Shortness of breath. Rapid and accelerated heartrate. Trembling. Sweating. Lightheadedness and feeling faint. Tightness in chest. Feeling of terror. Fear of loss of control or death.
Do these symptoms sound familiar to you? If they do, chances are you have experienced a panic attack. Panic attacks tend to be the result of numerous factors. Such as: major stress, a more sensitive temperament, a traumatic event, significant life changes and a history (or genetic disposition) to panic disorders.
To make matters more complex/challenging, there are certain factors that exacerbate the possibility and frequency of panic attacks.
- Increase in health concerns and other medical conditions
- Avoidance of social situations
- Problems at work/school
- Financial concerns
Sound familiar?! Well…DON’T PANIC!
This post is all about PRACTICAL TIPS of how to handle a panic attack at home. Hang in there…
Firstly, recognize the PHYSICAL symptoms of a panic attack. Don’t be frightened by them. Our bodies work in harmony with our emotions as a way of helping us. If you start to clench your jaw, tense your shoulders, get a localized headache, blood pressure rises, have shortness of breath and feel pressure in your chest. It’s your body’s way of telling you that you may be experiencing a panic attack.
SAY OUT LOUD TO YOURSELF “Okay, I’m having a panic attack. It’s okay, I know what to do.” It may seem silly however when you start to experience panic attack symptoms, your emotions tend to go to the worse case scenario. “Am I dying??” “Am I having a heart attack?” Once you name it for what it is , that’s half the battle. You have helped yourself contain and minimize some of the anxiety and after reading this post, you’ll also have the skills and the confidence to treat yourself.
This is what you can do.
Find a quiet place in your house away from children and distractions.
Place one hand on your chest and the index finger (of your other hand) in the crease (known as the philtrum) under your nose. Apply slight pressure under your nose as you breathe in through your nose and slowly out through your mouth. By concentrating on your nasal breathing, it will help prevent hyperventilating. Repeat this 10 times.
With your one hand on your chest and your index finger (of the other hand) on your philtrum, try to envision a healing, warm energy passing from your hand to your chest as you practice these breathing exercises. The energy can be any color/texture you choose. Repeat this 10 times.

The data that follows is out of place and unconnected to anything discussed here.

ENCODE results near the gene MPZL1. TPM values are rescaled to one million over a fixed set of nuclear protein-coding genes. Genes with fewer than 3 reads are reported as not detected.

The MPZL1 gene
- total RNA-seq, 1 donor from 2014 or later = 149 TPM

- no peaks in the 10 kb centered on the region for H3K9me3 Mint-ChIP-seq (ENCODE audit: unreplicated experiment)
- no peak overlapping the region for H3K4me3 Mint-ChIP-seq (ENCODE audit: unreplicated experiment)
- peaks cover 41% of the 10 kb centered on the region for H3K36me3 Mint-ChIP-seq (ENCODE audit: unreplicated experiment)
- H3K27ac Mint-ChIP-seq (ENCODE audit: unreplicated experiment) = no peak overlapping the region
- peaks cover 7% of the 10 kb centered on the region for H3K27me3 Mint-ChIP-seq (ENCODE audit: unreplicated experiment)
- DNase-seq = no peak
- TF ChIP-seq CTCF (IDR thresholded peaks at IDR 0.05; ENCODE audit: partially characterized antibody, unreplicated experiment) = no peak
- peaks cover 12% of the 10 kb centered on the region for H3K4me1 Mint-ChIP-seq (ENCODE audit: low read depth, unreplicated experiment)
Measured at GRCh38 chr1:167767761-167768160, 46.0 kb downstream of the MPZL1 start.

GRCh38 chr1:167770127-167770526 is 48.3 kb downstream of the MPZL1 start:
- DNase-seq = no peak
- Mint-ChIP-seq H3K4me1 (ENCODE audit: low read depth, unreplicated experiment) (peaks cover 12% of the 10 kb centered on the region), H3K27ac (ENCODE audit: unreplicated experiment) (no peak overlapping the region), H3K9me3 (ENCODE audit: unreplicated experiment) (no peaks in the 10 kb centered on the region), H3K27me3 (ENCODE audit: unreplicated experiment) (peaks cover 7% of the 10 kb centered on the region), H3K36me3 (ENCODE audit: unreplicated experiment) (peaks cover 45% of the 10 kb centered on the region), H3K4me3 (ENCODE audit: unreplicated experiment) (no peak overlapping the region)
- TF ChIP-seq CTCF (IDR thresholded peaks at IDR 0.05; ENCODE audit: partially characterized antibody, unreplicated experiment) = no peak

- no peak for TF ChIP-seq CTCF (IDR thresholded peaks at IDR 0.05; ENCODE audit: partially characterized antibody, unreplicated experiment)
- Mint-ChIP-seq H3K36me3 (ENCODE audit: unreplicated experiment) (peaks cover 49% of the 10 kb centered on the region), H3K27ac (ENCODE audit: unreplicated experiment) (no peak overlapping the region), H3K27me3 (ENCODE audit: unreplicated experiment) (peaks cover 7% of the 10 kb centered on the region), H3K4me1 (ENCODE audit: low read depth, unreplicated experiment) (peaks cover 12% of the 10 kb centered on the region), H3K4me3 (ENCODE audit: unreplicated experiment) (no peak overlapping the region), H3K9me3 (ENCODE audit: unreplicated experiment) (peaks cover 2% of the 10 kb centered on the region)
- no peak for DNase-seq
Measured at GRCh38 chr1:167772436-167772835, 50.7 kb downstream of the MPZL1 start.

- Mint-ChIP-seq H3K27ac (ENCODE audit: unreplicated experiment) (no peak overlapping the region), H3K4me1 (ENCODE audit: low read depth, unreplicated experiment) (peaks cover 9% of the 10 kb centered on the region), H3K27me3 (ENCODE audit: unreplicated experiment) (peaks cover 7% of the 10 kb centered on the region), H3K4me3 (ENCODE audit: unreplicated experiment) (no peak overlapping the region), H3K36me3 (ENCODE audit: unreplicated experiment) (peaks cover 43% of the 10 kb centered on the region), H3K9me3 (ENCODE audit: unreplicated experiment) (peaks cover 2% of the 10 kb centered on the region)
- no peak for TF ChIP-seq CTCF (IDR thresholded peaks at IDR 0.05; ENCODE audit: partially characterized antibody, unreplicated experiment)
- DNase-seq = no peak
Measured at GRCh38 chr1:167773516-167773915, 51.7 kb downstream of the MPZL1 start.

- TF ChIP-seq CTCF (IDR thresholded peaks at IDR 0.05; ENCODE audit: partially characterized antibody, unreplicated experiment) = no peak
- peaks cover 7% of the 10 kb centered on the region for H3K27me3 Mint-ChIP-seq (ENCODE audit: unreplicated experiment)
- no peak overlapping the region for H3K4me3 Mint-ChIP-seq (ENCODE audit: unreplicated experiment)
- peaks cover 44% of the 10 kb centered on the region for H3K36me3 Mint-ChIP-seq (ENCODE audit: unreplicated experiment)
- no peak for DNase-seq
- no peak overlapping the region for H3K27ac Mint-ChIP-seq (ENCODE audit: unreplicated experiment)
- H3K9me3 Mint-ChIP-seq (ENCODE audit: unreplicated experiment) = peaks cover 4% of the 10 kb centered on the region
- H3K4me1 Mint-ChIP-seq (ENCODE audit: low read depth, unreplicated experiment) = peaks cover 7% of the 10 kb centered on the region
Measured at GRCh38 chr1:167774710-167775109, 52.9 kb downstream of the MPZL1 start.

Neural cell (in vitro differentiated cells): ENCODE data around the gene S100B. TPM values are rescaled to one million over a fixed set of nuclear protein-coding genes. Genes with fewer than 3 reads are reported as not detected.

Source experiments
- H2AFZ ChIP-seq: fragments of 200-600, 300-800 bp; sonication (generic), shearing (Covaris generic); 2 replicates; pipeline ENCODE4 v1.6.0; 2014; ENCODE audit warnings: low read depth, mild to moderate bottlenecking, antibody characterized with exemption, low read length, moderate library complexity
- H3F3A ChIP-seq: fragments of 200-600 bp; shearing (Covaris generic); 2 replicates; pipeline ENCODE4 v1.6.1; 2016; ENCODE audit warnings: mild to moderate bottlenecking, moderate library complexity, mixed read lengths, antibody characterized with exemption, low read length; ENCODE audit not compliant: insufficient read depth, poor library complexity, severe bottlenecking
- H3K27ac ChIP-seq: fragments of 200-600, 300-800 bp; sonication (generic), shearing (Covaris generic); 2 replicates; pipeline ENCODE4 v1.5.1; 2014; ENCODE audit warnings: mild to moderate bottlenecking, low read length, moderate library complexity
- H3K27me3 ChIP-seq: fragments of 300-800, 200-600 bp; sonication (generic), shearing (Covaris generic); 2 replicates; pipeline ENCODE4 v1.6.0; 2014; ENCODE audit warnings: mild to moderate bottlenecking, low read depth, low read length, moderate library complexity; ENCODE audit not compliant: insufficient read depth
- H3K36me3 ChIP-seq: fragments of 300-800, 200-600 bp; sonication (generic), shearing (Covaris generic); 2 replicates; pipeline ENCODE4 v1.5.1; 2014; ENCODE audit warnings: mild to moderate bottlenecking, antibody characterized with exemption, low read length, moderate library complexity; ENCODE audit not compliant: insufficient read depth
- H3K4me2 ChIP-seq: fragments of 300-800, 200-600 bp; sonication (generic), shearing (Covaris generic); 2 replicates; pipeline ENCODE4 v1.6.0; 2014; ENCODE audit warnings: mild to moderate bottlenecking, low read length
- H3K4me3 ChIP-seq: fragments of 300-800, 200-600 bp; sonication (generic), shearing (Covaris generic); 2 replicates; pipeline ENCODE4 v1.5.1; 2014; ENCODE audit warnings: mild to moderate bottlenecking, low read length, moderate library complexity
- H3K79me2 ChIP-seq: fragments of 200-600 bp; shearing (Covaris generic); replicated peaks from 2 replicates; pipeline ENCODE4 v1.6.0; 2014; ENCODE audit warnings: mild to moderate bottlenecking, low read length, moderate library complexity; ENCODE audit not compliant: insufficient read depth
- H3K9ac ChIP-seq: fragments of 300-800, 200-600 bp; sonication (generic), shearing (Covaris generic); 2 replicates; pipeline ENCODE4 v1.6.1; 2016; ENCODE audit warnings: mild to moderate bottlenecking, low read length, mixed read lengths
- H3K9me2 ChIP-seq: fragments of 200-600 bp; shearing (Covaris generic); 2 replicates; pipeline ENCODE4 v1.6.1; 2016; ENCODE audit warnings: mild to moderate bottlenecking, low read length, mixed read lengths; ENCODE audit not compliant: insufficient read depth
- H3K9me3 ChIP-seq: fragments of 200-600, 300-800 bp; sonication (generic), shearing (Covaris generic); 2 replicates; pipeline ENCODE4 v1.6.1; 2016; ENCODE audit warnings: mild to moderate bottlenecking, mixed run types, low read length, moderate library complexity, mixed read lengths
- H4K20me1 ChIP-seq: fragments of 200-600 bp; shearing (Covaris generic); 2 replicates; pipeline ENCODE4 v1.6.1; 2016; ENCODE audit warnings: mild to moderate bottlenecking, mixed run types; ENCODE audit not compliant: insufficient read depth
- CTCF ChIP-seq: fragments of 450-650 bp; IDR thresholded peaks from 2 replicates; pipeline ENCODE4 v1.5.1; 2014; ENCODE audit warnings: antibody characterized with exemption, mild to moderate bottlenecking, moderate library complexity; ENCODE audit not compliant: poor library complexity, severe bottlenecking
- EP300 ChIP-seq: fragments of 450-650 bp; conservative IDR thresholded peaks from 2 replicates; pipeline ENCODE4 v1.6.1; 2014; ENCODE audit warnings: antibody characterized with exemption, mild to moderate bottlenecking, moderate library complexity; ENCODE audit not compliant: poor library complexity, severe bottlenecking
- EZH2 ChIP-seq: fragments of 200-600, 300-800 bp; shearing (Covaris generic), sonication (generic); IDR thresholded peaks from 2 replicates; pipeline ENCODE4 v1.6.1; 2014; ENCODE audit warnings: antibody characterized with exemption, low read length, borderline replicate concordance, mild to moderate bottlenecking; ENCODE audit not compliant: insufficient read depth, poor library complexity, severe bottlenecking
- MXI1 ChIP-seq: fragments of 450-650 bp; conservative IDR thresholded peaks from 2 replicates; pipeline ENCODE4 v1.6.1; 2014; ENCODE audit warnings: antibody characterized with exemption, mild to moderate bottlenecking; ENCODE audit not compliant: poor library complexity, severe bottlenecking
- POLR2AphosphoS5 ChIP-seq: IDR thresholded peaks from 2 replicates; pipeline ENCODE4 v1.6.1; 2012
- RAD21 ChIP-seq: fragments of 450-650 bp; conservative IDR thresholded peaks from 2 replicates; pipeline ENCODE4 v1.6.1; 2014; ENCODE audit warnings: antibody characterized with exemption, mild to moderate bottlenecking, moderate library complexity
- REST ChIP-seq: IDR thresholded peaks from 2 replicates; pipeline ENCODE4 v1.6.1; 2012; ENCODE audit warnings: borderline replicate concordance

Maintain eye contact with any object of your choice during your breathing exercises. It can be a picture on the wall or a tree outside of your bedroom window. If you prefer, you can ask someone else in the house to join you. You can maintain eye contact with them and practice the breathing together.
Sometimes the exercises above are enough to slow down one’s breathing and heartrate. They can help restore a sense of calm and composure. If you are still feeling panicky, here’s something else you can try. The key to this exercise is utlizing the 5 senses: touch, sight, hearing, smell and taste. By activating all 5 senses, it helps create a sense of equilibrium and a return of control and safety.
SENSE OF TOUCH: Notice 5 things that you feel right now. (It could be the cushion of the chair on your back, the hard cold tiles underneath your feet).
SENSE OF SIGHT: Notice 4 sounds that you see that are blue. (You can choose any color..but try to identify 4 things in your surroundings that are the same color).
SENSE OF HEARING: Notice 3 things that you hear.
SENSE OF SMELL: Notice 2 things that you can smell. I recommend having your favorite oils and/or perfumes (or cologne) handy so that you can reach should you need them. Lavender, chamomile and rose oil, for instance, promote calmess. But if you have a favorite scent that relaxes you, take the bottle and inhale deeply and slowly.
SENSE OF TASTE: Notice 1 thing that you can taste. Note- when having a panic attack, it can helps to chew a piece of gum or suck on a sucking candy.
Repeat as necessary.
If your symptoms persist, you can always call a medical/mental health professional to assist.
I do hope these tips are helpful while dealing with the challenges that we all face on a daily basis. I am hoping for the next post, to address some self-soothing tools, based on EMDR (Eye Movement Desensitization & Reprocessing) and SE (Somatic Experiencing).
If you have any questions or comments, please feel free to contact me at firstname.lastname@example.org